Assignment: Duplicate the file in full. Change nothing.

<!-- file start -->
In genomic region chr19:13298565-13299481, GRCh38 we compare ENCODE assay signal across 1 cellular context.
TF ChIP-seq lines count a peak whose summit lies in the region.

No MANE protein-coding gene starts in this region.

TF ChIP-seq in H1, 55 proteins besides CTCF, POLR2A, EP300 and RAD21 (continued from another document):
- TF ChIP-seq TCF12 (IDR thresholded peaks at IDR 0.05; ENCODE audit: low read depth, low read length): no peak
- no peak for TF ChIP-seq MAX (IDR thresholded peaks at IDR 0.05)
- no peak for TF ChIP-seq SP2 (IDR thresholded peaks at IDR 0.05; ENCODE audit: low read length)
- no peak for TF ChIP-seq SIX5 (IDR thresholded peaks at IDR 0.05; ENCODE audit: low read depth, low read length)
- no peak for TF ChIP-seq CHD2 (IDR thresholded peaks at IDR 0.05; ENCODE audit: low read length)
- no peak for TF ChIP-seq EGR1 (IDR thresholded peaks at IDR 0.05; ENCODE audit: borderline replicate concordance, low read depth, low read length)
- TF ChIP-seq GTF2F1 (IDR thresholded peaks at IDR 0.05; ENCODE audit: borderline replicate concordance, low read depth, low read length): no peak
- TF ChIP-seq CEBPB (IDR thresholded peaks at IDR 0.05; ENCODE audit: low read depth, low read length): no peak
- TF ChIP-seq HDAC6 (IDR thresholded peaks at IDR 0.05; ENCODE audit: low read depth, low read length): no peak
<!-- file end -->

In genomic region chr19:13298565-13299481, GRCh38 we compare ENCODE assay signal across 1 cellular context.
TF ChIP-seq lines count a peak whose summit lies in the region.

No MANE protein-coding gene starts in this region.

TF ChIP-seq in H1, 55 proteins besides CTCF, POLR2A, EP300 and RAD21 (continued from another document):
- TF ChIP-seq TCF12 (IDR thresholded peaks at IDR 0.05; ENCODE audit: low read depth, low read length): no peak
- no peak for TF ChIP-seq MAX (IDR thresholded peaks at IDR 0.05)
- no peak for TF ChIP-seq SP2 (IDR thresholded peaks at IDR 0.05; ENCODE audit: low read length)
- no peak for TF ChIP-seq SIX5 (IDR thresholded peaks at IDR 0.05; ENCODE audit: low read depth, low read length)
- no peak for TF ChIP-seq CHD2 (IDR thresholded peaks at IDR 0.05; ENCODE audit: low read length)
- no peak for TF ChIP-seq EGR1 (IDR thresholded peaks at IDR 0.05; ENCODE audit: borderline replicate concordance, low read depth, low read length)
- TF ChIP-seq GTF2F1 (IDR thresholded peaks at IDR 0.05; ENCODE audit: borderline replicate concordance, low read depth, low read length): no peak
- TF ChIP-seq CEBPB (IDR thresholded peaks at IDR 0.05; ENCODE audit: low read depth, low read length): no peak
- TF ChIP-seq HDAC6 (IDR thresholded peaks at IDR 0.05; ENCODE audit: low read depth, low read length): no peak